Prop 19: What's Next for Marijuana Legalization

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High Concept: How ad agencies would brand and package legalized marijuana products Courtesy of Pentagram

When advocates of marijuana-law reform descended upon the National Mall last weekend for the Colbert-Stewart rally, it was easy to imagine what most of them would be wearing: hoodies, Birkenstocks, maybe even a few bell-bottoms amid the mostly Gen-Y crowd. But for the 300 or so supporters who rode in on buses provided by the Drug Policy Alliance, a New York–based nonprofit, there was a different dress code. “We had them in suits and ties at 5 a.m.,” says the group’s organizer, Yair Tygiel. “The idea was that this isn’t just an issue for tie-dye-wearing hippies anymore. The fight to legalize marijuana is as mainstream as it gets.”

But not mainstream enough—yet. On Tuesday, despite last-ditch advertising efforts and a generous donation, the California initiative to legalize pot squeaked to a stop—garnering just 46 percent of the vote. The measure would have allowed for personal possession of up to an ounce of pot, small-scale cultivation, and the ability for local governments to tax the sale of the drug. Yet despite Prop 19’s failure, the first-of-its-kind measure received the highest level of support to date for a statewide legalization initiative. Advocates say victory or failure, this election will go down in history as a turning point in the fight for pot reform—and one that changed the national discourse for good. “Prop 19's loss was incidental compared to its monumentally positive role in elevating and legitimizing the national debate," Ethan Nadelmann, the executive director of the Drug Policy Alliance, tells NEWSWEEK. “This thing has transformed the dialogue about marijuana, here and around the world.”

The failure of Prop 19 has reignited the debate among some supporters that 2010 was simply too soon to put pot on the ballot. But others may call it the Year of the Bud. A new Gallup poll shows national support for marijuana legalization at an all-time high of 46 percent—a figure that’s expected to rise by 2 percent each year. Out of a total of 160 diverse ballot measures in 37 states on Tuesday, Prop 19 drew worldwide attention, along with unlikely support from parties as diverse as police officers, Republicans, and the former surgeon general. The strongest support, however, came from the young—61 percent of 18- to 29-year-olds back legalization nationally, according to Gallup. Mainstream-media coverage reflects that shift: a quick survey finds that the top 50 newspapers published 1,800 stories about pot over the last six months, a 62 percent increase over coverage surrounding Nevada’s failed 2006 legalization measure, and 50 percent higher than California’s successful 1996 medical-marijuana initiative. “People used to giggle, smirk, turn their backs—they wouldn’t even bring us onto TV to talk about [marijuana legalization],” says Rob Kampia, the executive director of the Marijuana Policy Project. “If nothing else, Prop 19 has made [the fight for marijuana reform] respectable.”

It's also heightened its profile. Pot proponents watched exit polls in Arizona closely Wednesday morning, where a measure to legalize medical marijuana was still too close to call. A similar initiative failed in South Dakota, while Oregon voters rejected their state's measure to license and tax medical marijuana clinics their state already has in place. (Oregon is one of 14 states, plus the District of Columbia, where medical marijuana is legal; California was the first to authorize such a measure, in 1996.) Looking ahead, there are at least three Western states where legalization initiatives are likely to make the 2012 ballot: Colorado, which regulates medical-marijuana dispensaries already; Oregon, where one state representative has vowed to introduce a legalization bill to the legislature; and Washington, where the annual Seattle Hempfest has become the largest marijuana-related event in the world. Fifty-two percent of registered voters in Washington support pot legalization, according to a recent poll. “This is going to be the majority opinion soon, if it isn’t already,” says Paul Armentano, the deputy director of the National Organization for the Reform of Marijuana Laws. “This isn’t going away.”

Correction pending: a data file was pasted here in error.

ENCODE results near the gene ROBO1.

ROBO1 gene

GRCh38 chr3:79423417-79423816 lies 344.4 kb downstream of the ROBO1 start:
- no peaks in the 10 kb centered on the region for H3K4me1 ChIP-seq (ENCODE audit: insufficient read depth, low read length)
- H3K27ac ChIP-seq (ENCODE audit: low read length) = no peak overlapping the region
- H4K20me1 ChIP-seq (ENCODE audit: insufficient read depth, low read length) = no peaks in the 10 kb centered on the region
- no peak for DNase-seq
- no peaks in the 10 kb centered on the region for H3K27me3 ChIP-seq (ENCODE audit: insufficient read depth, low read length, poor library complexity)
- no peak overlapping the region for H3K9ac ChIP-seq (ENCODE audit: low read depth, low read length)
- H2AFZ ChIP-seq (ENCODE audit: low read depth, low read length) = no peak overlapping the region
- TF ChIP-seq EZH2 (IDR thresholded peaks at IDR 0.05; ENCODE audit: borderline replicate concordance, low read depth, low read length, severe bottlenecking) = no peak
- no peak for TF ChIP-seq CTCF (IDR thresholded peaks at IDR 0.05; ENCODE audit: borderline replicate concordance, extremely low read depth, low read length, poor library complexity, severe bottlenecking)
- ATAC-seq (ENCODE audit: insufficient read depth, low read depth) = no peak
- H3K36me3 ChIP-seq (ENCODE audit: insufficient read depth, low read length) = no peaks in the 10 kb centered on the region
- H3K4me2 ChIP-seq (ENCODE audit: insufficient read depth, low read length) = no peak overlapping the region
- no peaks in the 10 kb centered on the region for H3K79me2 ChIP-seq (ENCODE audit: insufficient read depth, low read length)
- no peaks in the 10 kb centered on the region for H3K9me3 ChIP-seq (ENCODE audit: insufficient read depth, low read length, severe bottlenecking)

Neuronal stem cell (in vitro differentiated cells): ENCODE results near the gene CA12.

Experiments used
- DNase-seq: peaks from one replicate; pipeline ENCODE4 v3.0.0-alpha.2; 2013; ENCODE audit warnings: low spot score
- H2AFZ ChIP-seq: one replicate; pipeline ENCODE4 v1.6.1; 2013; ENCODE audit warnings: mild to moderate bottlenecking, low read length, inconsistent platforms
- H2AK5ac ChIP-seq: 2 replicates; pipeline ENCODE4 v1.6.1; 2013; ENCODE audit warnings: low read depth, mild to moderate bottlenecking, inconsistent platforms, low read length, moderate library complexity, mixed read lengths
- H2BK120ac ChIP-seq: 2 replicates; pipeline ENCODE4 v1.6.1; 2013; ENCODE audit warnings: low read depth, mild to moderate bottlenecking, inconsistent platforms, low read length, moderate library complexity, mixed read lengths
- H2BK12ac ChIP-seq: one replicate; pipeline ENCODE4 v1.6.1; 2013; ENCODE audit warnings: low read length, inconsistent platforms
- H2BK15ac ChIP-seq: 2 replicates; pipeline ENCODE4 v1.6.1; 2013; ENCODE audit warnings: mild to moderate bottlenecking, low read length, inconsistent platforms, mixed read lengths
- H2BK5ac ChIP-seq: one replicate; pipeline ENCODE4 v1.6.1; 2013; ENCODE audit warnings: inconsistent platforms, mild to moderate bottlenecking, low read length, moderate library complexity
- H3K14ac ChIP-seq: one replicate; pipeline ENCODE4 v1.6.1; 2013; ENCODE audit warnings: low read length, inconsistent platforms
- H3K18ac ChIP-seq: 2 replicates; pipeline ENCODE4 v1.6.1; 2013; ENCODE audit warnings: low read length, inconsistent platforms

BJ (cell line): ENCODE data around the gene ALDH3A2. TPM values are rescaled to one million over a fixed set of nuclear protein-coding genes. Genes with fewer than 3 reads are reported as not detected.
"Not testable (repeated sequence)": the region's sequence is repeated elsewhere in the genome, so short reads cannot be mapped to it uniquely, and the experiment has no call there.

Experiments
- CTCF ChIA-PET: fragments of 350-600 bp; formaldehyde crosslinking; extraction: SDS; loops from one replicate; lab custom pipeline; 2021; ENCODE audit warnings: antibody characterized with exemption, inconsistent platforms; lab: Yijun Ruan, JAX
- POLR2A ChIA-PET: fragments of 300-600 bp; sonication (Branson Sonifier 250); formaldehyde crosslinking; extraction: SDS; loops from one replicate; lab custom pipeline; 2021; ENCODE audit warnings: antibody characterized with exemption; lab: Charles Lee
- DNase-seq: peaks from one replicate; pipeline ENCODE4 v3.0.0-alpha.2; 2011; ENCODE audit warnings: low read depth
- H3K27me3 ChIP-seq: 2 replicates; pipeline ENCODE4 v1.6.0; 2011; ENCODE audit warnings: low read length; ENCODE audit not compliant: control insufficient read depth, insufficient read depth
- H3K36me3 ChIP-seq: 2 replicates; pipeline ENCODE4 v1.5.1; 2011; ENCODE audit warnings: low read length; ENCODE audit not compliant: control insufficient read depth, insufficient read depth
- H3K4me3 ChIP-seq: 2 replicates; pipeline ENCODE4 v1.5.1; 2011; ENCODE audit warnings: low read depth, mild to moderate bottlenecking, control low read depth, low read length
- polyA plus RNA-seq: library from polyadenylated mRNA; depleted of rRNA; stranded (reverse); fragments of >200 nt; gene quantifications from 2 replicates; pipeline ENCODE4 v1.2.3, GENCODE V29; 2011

In California, the real barrier may have had more to do with legal language than with mere objections to the drug. While supporters argued Prop 19 would reduce the influence of violent cartels and bring in billions in tax revenue, opponents questioned the regulatory chaos that could result from having each of California’s 478 cities and 58 counties come up with their own rules on growth and sale. Sen. Dianne Feinstein called the measure a “legal nightmare.” “If we were going to have all the downside of legalizing marijuana, we needed more upside than that,” says Roger Salazar, a spokesman for the No on 19 campaign.

For pot advocates, California may be a disappointment—but they still have high hopes. “I think people will look back on Prop 19 and 2010 as a turning point in this discussion,” says Nadelmann, of the Drug Policy Alliance. “The shift is happening now. So whether it’s two years, four, or six, this will be the decade.” In other words, they’re going to keep stirring the pot.

With Eve Conant in Washington

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